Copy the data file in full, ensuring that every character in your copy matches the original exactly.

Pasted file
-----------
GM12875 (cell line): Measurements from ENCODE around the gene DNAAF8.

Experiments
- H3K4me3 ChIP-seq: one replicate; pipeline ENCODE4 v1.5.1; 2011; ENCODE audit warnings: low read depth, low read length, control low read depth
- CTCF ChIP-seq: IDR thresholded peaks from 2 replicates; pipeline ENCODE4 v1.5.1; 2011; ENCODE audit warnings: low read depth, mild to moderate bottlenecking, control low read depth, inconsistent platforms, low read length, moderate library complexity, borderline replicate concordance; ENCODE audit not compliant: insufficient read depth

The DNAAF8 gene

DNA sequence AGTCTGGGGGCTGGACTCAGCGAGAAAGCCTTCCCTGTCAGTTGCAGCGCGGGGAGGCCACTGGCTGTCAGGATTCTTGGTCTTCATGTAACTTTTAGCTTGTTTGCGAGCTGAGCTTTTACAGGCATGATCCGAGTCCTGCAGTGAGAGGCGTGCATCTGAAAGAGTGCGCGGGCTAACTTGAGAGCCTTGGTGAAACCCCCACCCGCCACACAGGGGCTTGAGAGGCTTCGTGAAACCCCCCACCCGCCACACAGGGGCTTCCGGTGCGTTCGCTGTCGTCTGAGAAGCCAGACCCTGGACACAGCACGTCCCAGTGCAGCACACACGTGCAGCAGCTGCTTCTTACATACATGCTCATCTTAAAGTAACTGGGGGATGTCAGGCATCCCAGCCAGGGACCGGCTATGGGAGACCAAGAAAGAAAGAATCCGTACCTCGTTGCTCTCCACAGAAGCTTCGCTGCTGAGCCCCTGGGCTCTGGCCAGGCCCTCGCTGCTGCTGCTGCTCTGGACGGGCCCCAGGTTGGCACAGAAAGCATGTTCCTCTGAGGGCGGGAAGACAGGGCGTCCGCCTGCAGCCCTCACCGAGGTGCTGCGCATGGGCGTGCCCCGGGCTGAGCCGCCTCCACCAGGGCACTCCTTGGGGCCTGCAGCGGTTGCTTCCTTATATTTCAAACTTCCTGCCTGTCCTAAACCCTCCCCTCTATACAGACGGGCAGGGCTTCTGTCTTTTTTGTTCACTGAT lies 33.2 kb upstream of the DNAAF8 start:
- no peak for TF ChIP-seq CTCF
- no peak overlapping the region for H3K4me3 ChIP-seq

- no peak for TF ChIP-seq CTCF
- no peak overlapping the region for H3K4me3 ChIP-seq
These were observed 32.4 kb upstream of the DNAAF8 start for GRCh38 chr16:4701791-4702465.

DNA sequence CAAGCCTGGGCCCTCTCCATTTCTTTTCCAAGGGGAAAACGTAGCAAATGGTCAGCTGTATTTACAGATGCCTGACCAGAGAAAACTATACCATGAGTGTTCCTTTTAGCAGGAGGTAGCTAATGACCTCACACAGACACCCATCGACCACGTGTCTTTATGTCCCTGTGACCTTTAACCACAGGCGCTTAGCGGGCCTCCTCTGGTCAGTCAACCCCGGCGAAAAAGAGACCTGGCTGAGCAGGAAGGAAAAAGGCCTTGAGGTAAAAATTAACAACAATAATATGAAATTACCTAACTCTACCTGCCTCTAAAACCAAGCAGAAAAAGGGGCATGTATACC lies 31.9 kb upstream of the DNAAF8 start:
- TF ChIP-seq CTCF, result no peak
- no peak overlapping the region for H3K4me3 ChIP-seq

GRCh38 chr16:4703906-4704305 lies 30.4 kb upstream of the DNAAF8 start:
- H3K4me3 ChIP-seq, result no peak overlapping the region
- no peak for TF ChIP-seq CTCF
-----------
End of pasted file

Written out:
GM12875 (cell line): Measurements from ENCODE around the gene DNAAF8.

Experiments
- H3K4me3 ChIP-seq: one replicate; pipeline ENCODE4 v1.5.1; 2011; ENCODE audit warnings: low read depth, low read length, control low read depth
- CTCF ChIP-seq: IDR thresholded peaks from 2 replicates; pipeline ENCODE4 v1.5.1; 2011; ENCODE audit warnings: low read depth, mild to moderate bottlenecking, control low read depth, inconsistent platforms, low read length, moderate library complexity, borderline replicate concordance; ENCODE audit not compliant: insufficient read depth

The DNAAF8 gene

DNA sequence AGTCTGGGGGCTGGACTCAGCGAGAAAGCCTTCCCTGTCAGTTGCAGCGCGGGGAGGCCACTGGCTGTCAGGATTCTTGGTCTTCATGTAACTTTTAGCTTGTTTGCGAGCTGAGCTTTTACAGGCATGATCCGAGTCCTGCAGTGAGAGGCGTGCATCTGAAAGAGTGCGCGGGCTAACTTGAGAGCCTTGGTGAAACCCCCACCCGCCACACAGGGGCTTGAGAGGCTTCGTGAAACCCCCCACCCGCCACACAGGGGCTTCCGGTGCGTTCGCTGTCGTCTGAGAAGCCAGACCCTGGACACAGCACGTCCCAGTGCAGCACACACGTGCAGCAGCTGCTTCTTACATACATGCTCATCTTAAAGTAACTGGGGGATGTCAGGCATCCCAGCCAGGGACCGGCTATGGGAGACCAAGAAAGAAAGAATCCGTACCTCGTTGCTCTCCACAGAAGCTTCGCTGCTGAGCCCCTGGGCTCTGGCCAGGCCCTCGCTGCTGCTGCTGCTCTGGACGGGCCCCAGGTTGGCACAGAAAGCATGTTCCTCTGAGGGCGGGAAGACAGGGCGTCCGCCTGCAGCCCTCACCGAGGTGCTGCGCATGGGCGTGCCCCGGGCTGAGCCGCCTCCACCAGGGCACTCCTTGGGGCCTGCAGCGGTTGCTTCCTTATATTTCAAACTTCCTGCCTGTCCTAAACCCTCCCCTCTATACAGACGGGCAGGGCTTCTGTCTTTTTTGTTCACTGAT lies 33.2 kb upstream of the DNAAF8 start:
- no peak for TF ChIP-seq CTCF
- no peak overlapping the region for H3K4me3 ChIP-seq

- no peak for TF ChIP-seq CTCF
- no peak overlapping the region for H3K4me3 ChIP-seq
These were observed 32.4 kb upstream of the DNAAF8 start for GRCh38 chr16:4701791-4702465.

DNA sequence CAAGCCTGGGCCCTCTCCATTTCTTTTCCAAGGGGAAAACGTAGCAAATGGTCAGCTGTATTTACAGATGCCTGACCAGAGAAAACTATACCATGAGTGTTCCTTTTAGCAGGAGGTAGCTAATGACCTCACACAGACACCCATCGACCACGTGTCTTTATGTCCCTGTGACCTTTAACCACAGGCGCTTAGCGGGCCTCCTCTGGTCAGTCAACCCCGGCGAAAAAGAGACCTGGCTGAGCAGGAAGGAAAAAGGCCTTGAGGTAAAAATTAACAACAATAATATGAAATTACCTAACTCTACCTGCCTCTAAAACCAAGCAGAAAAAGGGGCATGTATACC lies 31.9 kb upstream of the DNAAF8 start:
- TF ChIP-seq CTCF, result no peak
- no peak overlapping the region for H3K4me3 ChIP-seq

GRCh38 chr16:4703906-4704305 lies 30.4 kb upstream of the DNAAF8 start:
- H3K4me3 ChIP-seq, result no peak overlapping the region
- no peak for TF ChIP-seq CTCF